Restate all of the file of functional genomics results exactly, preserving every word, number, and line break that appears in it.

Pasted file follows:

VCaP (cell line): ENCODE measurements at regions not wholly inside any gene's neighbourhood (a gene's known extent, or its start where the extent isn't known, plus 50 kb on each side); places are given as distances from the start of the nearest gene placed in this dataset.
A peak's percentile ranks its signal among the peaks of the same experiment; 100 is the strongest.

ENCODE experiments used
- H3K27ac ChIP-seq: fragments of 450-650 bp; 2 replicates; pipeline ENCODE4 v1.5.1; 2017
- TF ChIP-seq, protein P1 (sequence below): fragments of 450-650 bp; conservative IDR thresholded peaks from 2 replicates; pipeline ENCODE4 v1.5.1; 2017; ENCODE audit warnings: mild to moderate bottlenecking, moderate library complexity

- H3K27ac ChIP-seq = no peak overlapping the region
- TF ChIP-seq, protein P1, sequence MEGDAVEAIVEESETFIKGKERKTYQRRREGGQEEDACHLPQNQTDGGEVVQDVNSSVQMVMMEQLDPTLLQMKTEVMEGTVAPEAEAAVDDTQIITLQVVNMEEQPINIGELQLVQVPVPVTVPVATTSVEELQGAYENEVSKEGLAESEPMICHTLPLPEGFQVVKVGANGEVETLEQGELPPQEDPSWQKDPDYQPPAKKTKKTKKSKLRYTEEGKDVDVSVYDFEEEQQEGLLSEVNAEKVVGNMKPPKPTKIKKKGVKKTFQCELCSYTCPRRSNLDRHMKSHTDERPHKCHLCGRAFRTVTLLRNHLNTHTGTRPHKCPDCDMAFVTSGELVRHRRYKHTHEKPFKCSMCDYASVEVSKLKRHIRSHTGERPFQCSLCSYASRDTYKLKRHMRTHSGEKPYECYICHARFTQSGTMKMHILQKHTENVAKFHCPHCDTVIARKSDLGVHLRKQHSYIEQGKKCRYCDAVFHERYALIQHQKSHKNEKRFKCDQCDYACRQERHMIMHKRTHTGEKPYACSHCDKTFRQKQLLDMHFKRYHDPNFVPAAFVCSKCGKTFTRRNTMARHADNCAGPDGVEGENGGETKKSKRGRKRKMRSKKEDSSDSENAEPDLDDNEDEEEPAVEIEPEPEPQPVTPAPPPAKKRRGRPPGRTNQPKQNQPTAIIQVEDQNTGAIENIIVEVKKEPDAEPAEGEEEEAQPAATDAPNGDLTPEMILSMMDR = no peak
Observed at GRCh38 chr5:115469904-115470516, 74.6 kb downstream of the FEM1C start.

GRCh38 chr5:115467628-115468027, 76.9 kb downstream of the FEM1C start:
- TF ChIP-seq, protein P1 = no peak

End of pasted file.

VCaP (cell line): ENCODE measurements at regions not wholly inside any gene's neighbourhood (a gene's known extent, or its start where the extent isn't known, plus 50 kb on each side); places are given as distances from the start of the nearest gene placed in this dataset.
A peak's percentile ranks its signal among the peaks of the same experiment; 100 is the strongest.

ENCODE experiments used
- H3K27ac ChIP-seq: fragments of 450-650 bp; 2 replicates; pipeline ENCODE4 v1.5.1; 2017
- TF ChIP-seq, protein P1 (sequence below): fragments of 450-650 bp; conservative IDR thresholded peaks from 2 replicates; pipeline ENCODE4 v1.5.1; 2017; ENCODE audit warnings: mild to moderate bottlenecking, moderate library complexity

- H3K27ac ChIP-seq = no peak overlapping the region
- TF ChIP-seq, protein P1, sequence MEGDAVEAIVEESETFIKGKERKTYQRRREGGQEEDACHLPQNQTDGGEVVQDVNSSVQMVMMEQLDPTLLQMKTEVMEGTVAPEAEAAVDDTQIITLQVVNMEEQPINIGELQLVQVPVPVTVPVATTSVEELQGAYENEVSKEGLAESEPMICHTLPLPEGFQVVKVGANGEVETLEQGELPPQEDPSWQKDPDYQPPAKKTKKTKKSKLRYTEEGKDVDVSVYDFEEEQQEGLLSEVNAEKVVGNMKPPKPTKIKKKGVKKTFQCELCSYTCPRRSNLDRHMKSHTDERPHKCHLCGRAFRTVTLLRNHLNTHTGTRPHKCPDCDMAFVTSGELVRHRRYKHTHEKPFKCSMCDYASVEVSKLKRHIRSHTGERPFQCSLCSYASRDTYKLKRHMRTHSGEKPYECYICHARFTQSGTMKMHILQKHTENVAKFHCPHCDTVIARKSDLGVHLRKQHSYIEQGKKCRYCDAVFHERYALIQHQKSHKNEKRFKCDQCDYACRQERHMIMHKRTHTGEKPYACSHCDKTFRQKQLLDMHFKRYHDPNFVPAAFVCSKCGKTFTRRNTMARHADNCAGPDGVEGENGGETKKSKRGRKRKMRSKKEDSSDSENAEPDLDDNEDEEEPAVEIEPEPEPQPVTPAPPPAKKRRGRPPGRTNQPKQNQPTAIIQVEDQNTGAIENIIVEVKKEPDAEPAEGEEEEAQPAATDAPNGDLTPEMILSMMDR = no peak
Observed at GRCh38 chr5:115469904-115470516, 74.6 kb downstream of the FEM1C start.

GRCh38 chr5:115467628-115468027, 76.9 kb downstream of the FEM1C start:
- TF ChIP-seq, protein P1 = no peak